“The artificial Water-fall at Vaux Hall I apprehend is done by pieces of Tin, loosely fix’d on the Circumferences of two Wheels. It was the Motion not being perform’d at Bottom in a parabolic Curve that first made me discover it’s not being natural.”

The Microcosm of London (1808-10) described the Cascade:
 “At the end of the first act of the grand concert, which is usually about ten o’clock, a bell is rung by way of signal for the exhibition of a beautifully illuminated scene, called the cascade. A dark curtain is then drawn up, which discloses a very natural view of a bridge, a water-mill, and a cascade; a noise similar to the roaring of water is also well imitated; while coaches, waggons, soldiers and other figures, are exhibited crossing the bridge with the greatest regularity. This agreeable piece of scenery continues about ten minutes.’

The Cascades were decorated by artwork and artificial scenery to make them look more realistic. At the time of Elizabeth and Darcy’s visit in 1811, they would have been designed to look like a mill race. This was, arguably, the most popular attraction at Vauxhall for many years, simply because of its aura of mystique and the fact that there was nothing else like it anywhere.
As magnificent as all these attractions were, they were not the primary reason that some of Vauxhall’s guests kept coming back. Bordering the Gardens were the infamous Dark Walks, which were, by Darcy and Elizabeth’s time, lit, but apparently not well. The abundance of nature provided plenty of privacy for those wishing to explore a different sort of delight altogether, and Vauxhall became as well known for its prostitutes as for its fireworks.
Even “respectable” folk could be lured to ruin in the far reaches of the Gardens. Thomas Brown, writing in a most tongue-in-cheek manner in 1760, records: 
“The ladies that have an inclination to be private, take delight in the close walks of Spring-Gardens, where both sexes meet, and mutually serve one another as guides to lose their way; and the windings and turnings in the little wildernesses are so intricate, that the most experienced mothers have often lost themselves in looking for their daughters.”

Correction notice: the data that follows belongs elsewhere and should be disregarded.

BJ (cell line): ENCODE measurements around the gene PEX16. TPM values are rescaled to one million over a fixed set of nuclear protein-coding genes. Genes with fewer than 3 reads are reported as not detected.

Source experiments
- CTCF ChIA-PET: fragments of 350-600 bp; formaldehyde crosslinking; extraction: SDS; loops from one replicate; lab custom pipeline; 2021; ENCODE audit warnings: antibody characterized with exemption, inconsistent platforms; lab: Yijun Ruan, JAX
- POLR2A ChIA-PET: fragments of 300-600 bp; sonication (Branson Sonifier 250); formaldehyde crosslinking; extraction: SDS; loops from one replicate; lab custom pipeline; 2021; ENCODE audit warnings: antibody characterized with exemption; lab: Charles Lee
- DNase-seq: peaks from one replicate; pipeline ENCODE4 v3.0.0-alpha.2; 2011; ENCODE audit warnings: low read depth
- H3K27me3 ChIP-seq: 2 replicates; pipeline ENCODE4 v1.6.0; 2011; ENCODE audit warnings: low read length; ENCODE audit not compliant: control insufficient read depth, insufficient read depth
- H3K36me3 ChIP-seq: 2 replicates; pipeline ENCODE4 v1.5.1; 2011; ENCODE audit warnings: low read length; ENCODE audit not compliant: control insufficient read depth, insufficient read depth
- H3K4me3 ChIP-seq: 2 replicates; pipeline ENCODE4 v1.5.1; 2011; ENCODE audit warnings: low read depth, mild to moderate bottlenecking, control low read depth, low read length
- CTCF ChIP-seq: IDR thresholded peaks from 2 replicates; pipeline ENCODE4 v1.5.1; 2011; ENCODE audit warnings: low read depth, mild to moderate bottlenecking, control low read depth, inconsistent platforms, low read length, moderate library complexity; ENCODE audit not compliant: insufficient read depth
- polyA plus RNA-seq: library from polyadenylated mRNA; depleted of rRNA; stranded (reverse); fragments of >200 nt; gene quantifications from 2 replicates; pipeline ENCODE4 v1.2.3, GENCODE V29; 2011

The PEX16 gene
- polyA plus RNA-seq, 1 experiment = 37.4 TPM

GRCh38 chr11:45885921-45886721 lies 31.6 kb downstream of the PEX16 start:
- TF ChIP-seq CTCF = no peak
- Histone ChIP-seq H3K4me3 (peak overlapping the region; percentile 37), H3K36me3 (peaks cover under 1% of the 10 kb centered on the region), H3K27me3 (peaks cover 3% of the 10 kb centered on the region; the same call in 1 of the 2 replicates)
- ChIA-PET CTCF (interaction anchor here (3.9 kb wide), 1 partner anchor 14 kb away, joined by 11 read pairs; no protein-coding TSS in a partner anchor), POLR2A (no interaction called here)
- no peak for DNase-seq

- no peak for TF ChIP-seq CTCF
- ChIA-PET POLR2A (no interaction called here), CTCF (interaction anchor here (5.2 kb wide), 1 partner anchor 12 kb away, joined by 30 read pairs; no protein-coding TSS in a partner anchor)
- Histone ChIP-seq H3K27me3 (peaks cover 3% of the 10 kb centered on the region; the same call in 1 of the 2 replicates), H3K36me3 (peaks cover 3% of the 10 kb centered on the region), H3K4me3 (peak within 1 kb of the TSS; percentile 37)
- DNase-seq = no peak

The egalitarian atmosphere permitted venturesome guests to meet people they could never meet anywhere else. The proper rules of introductions were somewhat ignored, and a nobleman could speak to a tradesman without censure. The relaxing of social mores in regards to class and gender meant that a young lady could easily make the acquaintance of a gent her parents might not approve of. Additionally, the crowds, the dark serpentine walks, and the abundance of noise and distractions, meant that almost anything could happen. And it did.
Regardless of whatever shady doings might be going on in the dark, Vauxhall remained a popular destination for tourists and families, the extravagant and the simple, for over two hundred years. It was so much more even than I have room to describe here. It truly was a unique place, and one that can never be recreated, for even if we rebuilt Vauxhall to its original glory, the culture and times would lose something in the translation. The best we can do is to lose ourselves in a fictional account, and hope it is close.

Although it is certainly not an exhaustive list, feel free to browse my Pinterest Board for further reading about this remarkable place:  https://pin.it/smtyxk5wsu4lw7 

-NC

References: 
Knowles, Rachel. “The Cascade at Vauxhall Gardens.” Regency History, 13 Oct. 2015, www.regencyhistory.net/2015/10/the-cascade-at-vauxhall-gardens.html.
“Vauxhall Gardens.” Wikipedia, Wikimedia Foundation, 14 June 2018, en.wikipedia.org/wiki/Vauxhall_Gardens.
“Vauxhall Bridge.” Vauxhall History, 24 Feb. 2016, vauxhallhistory.org/vauxhall-bridge/.
Grant, Tony. “A Visit to Vauxhall Gardens by Tony Grant.” Jane Austen's World, 18 Feb. 2012, janeaustensworld.wordpress.com/2012/02/16/a-visit-to-vauxhall-gardens-by-tony-grant/.
Kristen Koster. “A Regency Primer on Vauxhall Gardens.” Kristen Koster, 25 Apr. 2017, www.kristenkoster.com/a-regency-primer-on-vauxhall-gardens/.
“Vauxhall Gardens.” Vauxhall Gardens, www.vauxhallgardens.com/vauxhall_gardens_briefhistory_page.html.

About the Book

When the truth is harder to believe than disguise.